Is Job Assistance Provided? The moment you have acquired your commercial driver’s license after graduating from truck driving school, you will be anxious to begin your new career. Confirm that the schools you are reviewing have job assistance programs. Ask what their job placement rate is and what average salary their graduates start at. Also, find out which national and local trucking firms their graduates are referred to for employment. If a school has a lower job placement rate or few West Townsend MA employers hiring their graduates, it might be a clue to search elsewhere.
Is Financial Aid Provided? Truck driver schools are comparable to colleges and other West Townsend MA area technical or vocational schools when it comes to loans and other forms of financial aid being offered. Ask if the schools you are examining have a financial aid department, or at a minimum someone who can help you navigate the options and forms that need to be completed.
Class A Truck Driving Schools West Townsend Massachusetts
Choosing the right trucking school is a critical first step to beginning your new occupation as a long distance or local truck driver. The skill sets that you will learn at school will be those that mold a new career behind the wheel. There are a number of options offered and understanding them is critical if you are going to succeed as an operator. You originally came to our website because of your interest in Class A Truck Driving Schools and wanting information on the topic Class B License Training. However, you must get the necessary training in order to drive a large commercial vehicle in a professional and safe manner. If you are short on funds or financing, you might need to think about a captive school. You will pay a lower or even no tuition by agreeing to drive for their contracted carrier. Or you can enroll in an independent trucker school and have the option of driving for the trucking company of your choice, or one of many associated with the school. It’s your decision. But no matter how you receive your training, you will soon be part of an industry that helps our country move as a professional truck driver in West Townsend MA.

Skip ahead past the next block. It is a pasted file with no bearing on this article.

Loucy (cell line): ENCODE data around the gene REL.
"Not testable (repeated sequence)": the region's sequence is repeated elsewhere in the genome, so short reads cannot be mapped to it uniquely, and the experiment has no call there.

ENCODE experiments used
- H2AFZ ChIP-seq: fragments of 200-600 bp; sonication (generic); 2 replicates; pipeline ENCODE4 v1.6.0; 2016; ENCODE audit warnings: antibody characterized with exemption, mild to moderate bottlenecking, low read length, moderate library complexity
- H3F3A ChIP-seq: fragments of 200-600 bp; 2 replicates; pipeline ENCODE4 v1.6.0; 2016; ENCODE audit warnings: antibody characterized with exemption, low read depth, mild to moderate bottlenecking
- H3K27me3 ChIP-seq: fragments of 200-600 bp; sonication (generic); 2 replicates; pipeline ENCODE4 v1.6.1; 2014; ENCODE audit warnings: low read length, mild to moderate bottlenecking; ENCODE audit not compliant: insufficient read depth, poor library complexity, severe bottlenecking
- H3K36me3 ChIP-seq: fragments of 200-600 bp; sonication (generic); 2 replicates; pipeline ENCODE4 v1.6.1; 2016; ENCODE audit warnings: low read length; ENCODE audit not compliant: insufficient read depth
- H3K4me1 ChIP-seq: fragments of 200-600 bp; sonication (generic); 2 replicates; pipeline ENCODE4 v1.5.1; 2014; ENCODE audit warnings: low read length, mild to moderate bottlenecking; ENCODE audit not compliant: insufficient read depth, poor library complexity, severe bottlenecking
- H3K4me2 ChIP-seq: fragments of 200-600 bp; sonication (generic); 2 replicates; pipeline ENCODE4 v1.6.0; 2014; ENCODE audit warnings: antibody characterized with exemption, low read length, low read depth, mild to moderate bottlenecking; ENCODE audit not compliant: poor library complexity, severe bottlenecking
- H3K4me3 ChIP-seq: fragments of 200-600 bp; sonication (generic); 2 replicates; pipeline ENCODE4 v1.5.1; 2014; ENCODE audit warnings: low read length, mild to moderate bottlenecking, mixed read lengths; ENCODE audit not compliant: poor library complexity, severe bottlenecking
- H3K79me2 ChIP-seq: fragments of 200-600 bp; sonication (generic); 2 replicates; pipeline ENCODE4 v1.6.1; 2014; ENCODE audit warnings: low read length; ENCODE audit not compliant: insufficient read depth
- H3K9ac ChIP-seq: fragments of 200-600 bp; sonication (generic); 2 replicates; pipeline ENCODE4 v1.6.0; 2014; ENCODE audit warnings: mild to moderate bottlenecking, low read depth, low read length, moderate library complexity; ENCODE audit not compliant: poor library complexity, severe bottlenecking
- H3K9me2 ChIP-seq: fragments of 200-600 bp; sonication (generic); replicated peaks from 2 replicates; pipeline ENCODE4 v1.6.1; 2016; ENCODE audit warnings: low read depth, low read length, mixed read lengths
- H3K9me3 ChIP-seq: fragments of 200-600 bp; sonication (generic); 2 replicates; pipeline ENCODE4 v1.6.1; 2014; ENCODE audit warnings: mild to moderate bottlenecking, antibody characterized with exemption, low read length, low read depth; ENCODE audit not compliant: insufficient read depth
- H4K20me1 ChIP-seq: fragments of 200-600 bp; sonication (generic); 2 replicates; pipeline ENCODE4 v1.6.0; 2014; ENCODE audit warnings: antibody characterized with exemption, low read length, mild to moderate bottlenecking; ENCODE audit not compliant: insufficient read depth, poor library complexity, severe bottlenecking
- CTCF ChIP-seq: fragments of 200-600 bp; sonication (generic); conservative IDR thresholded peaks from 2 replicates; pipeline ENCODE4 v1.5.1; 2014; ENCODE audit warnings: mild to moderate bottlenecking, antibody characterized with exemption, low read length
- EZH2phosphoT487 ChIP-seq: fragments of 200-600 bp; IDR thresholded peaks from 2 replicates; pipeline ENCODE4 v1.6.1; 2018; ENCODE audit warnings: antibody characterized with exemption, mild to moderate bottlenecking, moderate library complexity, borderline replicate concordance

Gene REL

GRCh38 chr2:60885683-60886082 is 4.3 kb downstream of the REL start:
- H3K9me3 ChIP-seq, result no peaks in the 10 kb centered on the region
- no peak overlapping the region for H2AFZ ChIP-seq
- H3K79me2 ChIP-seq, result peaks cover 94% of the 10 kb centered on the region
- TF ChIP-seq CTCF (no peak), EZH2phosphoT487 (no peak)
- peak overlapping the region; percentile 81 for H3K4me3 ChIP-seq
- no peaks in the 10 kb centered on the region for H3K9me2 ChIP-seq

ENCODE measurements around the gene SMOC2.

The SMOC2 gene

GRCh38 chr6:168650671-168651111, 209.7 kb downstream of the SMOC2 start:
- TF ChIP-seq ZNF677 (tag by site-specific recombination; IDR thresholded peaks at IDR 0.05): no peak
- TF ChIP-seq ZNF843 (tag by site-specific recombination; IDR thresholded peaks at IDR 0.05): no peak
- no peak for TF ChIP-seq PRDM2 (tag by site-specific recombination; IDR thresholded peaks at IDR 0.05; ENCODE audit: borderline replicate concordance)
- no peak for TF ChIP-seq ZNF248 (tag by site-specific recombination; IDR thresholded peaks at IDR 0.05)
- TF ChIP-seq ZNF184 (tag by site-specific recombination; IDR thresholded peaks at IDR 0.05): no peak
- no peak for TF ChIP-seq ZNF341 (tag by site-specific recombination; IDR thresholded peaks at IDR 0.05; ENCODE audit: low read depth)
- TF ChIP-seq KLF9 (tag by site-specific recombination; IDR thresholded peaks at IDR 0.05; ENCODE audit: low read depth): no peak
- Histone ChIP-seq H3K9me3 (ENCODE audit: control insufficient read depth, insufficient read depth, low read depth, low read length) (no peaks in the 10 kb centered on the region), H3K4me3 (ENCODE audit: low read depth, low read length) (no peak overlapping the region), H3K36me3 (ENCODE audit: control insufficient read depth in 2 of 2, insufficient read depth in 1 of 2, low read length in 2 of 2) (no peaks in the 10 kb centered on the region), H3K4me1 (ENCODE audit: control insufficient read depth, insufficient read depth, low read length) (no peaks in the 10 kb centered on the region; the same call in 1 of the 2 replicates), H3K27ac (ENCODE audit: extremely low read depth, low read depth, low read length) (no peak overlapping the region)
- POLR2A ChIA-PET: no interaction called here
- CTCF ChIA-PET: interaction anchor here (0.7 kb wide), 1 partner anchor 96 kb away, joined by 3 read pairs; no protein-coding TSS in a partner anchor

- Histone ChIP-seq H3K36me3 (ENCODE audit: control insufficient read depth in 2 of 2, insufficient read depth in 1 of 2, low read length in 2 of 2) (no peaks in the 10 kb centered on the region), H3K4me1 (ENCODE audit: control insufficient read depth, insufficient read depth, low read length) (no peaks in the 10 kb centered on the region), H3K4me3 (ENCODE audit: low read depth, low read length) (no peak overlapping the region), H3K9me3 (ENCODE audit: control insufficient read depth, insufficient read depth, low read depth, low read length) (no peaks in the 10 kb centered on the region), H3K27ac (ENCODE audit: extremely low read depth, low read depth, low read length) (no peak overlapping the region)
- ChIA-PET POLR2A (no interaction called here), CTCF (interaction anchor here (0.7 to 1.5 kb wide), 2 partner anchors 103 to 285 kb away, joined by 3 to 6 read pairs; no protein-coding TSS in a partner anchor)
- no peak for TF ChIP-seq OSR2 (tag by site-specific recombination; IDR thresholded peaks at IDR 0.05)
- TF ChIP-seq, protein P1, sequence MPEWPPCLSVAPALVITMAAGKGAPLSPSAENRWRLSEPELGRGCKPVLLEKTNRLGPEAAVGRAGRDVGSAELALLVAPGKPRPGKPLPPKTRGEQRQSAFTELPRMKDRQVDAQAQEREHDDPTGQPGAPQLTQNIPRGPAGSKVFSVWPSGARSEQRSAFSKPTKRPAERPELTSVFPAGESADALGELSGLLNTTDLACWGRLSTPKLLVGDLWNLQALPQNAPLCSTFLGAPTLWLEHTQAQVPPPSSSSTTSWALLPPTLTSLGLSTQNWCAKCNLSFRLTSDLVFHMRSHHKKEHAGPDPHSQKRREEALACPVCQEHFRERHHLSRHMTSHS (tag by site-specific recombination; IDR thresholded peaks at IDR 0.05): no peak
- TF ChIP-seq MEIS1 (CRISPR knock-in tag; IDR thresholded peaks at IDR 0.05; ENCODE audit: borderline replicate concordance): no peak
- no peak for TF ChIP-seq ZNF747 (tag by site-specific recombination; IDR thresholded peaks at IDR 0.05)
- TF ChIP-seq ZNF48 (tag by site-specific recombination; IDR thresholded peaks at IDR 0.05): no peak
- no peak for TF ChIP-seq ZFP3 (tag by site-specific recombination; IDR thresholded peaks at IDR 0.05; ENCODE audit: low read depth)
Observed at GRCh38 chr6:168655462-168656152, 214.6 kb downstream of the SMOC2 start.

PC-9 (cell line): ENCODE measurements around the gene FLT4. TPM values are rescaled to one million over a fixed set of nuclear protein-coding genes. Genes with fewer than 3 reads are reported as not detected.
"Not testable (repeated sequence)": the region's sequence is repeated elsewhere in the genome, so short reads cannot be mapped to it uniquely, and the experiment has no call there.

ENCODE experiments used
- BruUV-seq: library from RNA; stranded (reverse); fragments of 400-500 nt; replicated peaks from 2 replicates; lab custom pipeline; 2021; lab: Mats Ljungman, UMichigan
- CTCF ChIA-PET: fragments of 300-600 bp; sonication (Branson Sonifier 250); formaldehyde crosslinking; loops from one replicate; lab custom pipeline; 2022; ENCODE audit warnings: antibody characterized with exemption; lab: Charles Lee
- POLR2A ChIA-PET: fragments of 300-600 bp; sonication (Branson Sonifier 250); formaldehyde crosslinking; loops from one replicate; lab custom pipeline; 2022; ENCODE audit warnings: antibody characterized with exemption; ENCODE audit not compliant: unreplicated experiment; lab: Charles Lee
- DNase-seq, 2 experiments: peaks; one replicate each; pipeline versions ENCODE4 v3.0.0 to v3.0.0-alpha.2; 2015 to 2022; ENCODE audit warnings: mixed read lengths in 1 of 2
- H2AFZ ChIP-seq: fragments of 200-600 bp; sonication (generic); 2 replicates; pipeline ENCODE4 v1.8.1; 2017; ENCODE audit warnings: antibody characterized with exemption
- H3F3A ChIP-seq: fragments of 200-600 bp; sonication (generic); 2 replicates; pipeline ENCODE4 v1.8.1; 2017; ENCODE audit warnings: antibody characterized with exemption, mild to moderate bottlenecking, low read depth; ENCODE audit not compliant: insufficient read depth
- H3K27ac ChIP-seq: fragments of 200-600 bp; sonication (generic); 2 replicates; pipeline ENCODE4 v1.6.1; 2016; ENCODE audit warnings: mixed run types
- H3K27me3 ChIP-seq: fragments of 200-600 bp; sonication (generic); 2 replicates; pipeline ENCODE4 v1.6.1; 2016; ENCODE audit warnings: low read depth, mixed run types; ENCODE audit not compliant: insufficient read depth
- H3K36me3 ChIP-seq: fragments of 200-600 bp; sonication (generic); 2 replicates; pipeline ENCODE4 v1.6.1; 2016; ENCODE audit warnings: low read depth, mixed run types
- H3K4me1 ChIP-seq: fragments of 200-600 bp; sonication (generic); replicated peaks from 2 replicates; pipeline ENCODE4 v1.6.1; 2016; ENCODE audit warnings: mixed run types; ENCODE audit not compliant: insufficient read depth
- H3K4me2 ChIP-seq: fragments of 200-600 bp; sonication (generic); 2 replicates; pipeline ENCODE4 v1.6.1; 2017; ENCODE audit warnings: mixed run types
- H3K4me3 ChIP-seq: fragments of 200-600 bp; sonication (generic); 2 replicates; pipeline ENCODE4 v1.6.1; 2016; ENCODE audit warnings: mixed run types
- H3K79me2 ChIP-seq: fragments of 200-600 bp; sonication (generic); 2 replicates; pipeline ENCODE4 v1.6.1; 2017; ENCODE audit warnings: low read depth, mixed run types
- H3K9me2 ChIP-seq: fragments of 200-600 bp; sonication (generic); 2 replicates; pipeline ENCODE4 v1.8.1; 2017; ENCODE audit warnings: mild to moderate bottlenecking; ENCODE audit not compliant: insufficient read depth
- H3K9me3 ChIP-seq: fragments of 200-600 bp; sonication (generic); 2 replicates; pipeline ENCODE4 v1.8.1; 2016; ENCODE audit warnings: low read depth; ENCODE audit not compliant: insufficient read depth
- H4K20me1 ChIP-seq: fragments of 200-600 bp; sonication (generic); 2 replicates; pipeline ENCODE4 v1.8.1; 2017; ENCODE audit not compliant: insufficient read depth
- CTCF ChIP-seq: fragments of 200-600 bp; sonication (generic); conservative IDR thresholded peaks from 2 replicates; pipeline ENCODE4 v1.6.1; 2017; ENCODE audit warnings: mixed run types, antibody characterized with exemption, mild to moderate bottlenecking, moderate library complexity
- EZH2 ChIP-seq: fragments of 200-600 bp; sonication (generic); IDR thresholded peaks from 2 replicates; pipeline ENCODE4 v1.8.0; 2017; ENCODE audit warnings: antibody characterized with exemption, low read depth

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Townsend was first settled in 1676, and was officially incorporated in 1732. The town was named after Charles Townshend, English secretary of state and an opponent of the Tories. Earlier spellings of the town are referred to as "Townshend" but by the 1800's, the "h" was eventually dropped.
According to the United States Census Bureau, the town has a total area of 33.1 square miles (85.8 km²), of which 32.9 square miles (85.1 km²) is land and 0.2 square mile (0.6 km²) (0.72%) is water. Townsend has the largest land area of any town in Middlesex County.
As of the census of 2010, there were 8,926 people, 3,240 households, and 2,483 families residing in the town. The population density was 279.8 people per square mile (108.0/km²). There were 3,516 housing units at an average density of 96.9 per square mile (37.4/km²). The racial makeup of the town was 96.7% White, 0.6% Black or African American, 0.2% Native American, 0.8% Asian, 0.0% Pacific Islander, 0.4% from other races, and 1.3% from two or more races. Hispanic or Latino of any race were 1.8% of the population.